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The Minds Narrative

Updated: Mar 3

Lately, I have been thinking a lot about how our minds want to create a narrative for us to live by. Our mind will set a stage we then project onto our life experience. Our mind wants us to believe specific scenarios for whatever reason. For control or out of fear, I am unsure why. I say this because of an experience I had the other day. I was stuck in traffic looking at a McDonald’s fast-food restaurant. Then, all of a sudden, I realized I had been seeing McDonald’s a particular way all of my life. I saw for the first time my version of McDonaldness that I had projected out onto it. This is difficult to explain because it was outside my usual perception; however, the feeling was solid. It was as if there was the restaurant, me, and a film of experience all at once. I say film because my perception seemed like a light haze of projection. I realized this franchise was not what I had been seeing my whole life; it was a McDonald’s but not the one I was/had been perceiving; there was a difference. I also want to say that it has nothing to do with the restaurant; I could have been looking at anything. For whatever reason, it just happened to be this fast food chain. 


I know this because this is not the first time this has happened to me. It usually occurs when I am with another person. It is as if my mind stops, and I see for the first time that I really know nothing of the person I’m talking to. I realize I have been projecting onto them a sense of my own, let’s call it karma, and it is not them. At these times when my mind stops, I see for the first time I have no idea of the depths of this person. Or who they are. It is the most freeing feeling because I don’t have to know. There is a beauty to it all; I am free not to know. But my mind is not sure it likes this newfound freedom. Because of this, it wants to hold onto these images of projection. After these experiences, I become more judgmental and self-righteous because my mind needs to be in the know.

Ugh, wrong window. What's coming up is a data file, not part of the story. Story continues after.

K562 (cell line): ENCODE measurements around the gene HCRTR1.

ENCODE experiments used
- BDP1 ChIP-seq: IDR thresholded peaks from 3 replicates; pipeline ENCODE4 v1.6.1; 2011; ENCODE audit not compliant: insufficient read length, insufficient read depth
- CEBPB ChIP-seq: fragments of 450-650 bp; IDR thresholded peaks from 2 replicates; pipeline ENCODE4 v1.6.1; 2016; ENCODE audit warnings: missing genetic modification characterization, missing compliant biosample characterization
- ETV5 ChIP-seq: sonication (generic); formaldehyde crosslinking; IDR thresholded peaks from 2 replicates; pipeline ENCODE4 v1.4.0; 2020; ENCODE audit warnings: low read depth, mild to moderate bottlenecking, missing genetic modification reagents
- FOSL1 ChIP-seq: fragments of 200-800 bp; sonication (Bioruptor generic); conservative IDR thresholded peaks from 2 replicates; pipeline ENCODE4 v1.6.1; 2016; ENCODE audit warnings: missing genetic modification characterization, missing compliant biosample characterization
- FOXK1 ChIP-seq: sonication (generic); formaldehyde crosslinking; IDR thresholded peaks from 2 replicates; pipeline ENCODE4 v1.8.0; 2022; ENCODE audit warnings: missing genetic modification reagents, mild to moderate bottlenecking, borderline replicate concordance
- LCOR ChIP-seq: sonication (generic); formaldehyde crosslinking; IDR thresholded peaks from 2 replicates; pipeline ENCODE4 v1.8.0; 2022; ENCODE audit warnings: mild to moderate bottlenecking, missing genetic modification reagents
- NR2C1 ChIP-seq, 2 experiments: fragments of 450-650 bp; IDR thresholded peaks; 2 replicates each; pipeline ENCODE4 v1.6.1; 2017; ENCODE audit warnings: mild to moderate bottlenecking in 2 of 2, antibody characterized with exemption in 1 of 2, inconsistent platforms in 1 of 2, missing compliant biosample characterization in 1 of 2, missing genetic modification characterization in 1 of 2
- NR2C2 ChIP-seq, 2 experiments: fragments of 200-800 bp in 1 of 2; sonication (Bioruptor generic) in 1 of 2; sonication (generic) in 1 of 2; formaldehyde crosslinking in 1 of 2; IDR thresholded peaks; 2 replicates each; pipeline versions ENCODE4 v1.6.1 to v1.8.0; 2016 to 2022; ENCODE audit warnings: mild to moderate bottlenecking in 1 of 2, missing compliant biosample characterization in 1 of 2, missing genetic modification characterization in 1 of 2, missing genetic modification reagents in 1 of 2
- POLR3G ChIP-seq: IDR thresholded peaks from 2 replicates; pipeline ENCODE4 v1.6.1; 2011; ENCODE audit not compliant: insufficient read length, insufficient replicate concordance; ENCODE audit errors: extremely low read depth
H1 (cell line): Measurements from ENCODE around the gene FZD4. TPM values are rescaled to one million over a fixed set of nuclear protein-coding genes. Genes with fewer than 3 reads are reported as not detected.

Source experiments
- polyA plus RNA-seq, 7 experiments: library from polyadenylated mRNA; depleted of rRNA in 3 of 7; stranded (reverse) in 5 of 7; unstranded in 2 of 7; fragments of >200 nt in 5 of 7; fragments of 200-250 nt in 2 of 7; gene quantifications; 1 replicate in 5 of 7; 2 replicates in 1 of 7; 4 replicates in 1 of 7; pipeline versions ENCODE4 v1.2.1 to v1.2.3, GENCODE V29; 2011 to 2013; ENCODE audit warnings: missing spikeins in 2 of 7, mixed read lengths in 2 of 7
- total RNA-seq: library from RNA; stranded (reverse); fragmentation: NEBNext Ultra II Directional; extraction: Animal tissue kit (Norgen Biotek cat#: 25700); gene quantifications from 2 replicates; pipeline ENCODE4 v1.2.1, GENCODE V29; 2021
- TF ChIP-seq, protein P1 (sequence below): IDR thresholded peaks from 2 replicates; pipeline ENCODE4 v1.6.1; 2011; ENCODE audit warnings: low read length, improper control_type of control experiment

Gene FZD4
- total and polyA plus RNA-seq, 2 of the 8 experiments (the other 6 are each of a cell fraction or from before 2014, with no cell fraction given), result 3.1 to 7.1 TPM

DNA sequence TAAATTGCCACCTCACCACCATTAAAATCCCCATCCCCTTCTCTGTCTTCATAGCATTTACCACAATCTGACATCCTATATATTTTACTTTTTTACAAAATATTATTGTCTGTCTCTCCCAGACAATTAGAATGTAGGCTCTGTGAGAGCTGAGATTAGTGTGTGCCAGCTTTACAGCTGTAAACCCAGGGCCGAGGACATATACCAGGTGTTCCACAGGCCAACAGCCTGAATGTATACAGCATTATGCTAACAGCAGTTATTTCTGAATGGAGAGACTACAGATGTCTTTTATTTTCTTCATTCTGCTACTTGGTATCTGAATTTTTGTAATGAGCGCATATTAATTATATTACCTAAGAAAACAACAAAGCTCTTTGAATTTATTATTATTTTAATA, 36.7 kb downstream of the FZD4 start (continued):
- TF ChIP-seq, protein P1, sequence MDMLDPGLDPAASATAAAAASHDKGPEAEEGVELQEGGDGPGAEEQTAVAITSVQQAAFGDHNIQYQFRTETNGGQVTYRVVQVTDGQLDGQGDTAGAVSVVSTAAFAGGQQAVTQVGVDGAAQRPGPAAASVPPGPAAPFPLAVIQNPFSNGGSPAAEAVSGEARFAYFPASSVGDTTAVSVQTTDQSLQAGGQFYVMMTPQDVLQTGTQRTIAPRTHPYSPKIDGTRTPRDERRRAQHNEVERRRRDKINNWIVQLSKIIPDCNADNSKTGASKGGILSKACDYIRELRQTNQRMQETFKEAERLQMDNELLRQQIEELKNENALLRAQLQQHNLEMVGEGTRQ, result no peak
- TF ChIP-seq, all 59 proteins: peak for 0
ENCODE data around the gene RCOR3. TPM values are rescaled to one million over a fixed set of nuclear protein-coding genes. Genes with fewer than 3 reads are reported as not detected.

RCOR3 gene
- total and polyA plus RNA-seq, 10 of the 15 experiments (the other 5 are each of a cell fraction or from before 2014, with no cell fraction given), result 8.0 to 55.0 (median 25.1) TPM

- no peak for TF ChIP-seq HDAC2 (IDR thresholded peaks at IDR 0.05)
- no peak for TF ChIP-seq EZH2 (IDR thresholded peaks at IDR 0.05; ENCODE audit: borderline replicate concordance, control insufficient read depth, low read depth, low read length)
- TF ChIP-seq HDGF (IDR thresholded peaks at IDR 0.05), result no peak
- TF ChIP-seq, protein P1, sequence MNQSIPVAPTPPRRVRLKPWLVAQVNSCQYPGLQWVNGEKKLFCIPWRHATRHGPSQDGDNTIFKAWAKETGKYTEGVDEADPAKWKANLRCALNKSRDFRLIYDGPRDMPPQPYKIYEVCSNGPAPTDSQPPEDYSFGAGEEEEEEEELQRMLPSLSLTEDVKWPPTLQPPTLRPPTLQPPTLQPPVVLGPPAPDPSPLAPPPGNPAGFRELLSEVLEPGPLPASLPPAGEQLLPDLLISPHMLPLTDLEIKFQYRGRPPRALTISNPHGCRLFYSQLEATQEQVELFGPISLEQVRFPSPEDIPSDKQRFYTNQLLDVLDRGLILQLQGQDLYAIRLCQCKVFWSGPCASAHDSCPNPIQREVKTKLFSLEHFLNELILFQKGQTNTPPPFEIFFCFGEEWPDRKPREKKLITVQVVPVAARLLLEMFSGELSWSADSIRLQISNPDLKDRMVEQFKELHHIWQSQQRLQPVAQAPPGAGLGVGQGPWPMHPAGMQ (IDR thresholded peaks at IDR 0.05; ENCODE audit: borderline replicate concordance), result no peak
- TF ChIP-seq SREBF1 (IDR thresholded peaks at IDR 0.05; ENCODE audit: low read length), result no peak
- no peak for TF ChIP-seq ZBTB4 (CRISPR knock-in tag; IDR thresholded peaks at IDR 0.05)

I want to give an example of how our minds set the narrative. This is not a judgment, just an incident that happened to my family that represents what I am talking about. My family and I were coming out of our neighborhood’s pet store, and a woman pulled up and parked next to our car. My husband and I must have been staring at her without realizing what we were doing. We were waiting for her to park so we could get into our car. She got out of her car and told us to stop judging how she parked. She then said she knew she didn’t park it straight. Then she marched into the pet store, upset at us. My husband and I looked at each other and were taken aback. I know my husband well enough to know he could care less about how this woman parked her car. I was not paying any attention to how she parked. But we were both upset that she was mad at us; we felt we had done something wrong. My husband and I don’t like to upset people. We both go out of our way to be accommodating, which is our narrative and a story for another blog post. Her thought was entirely off, and she was not questioning herself or her perception at that moment.


I have been wanting to write about this for a long time. I have been afraid to do so because I don’t completely understand it, and this freedom is not my constant state of mind. In other words, I am not an authority. But because I have had these moments of clarity, I know it exists. If people could at least question what they perceive as a question and not a truth, our minds would get a little breathing room. It is not an easy thing to do. There is no manual to follow. Our minds don’t want to be changed, not in the way I am describing. I only have a sense of what I am saying here, but I still think it is important for me to say it. In a way, it is not about changing our minds; it’s about freeing our minds because they don’t even know they are in prison.


We can all go to therapy and try to be better people. But without this fundamental shift in perception, as my teacher used to say, “We are just rearranging the furniture.”

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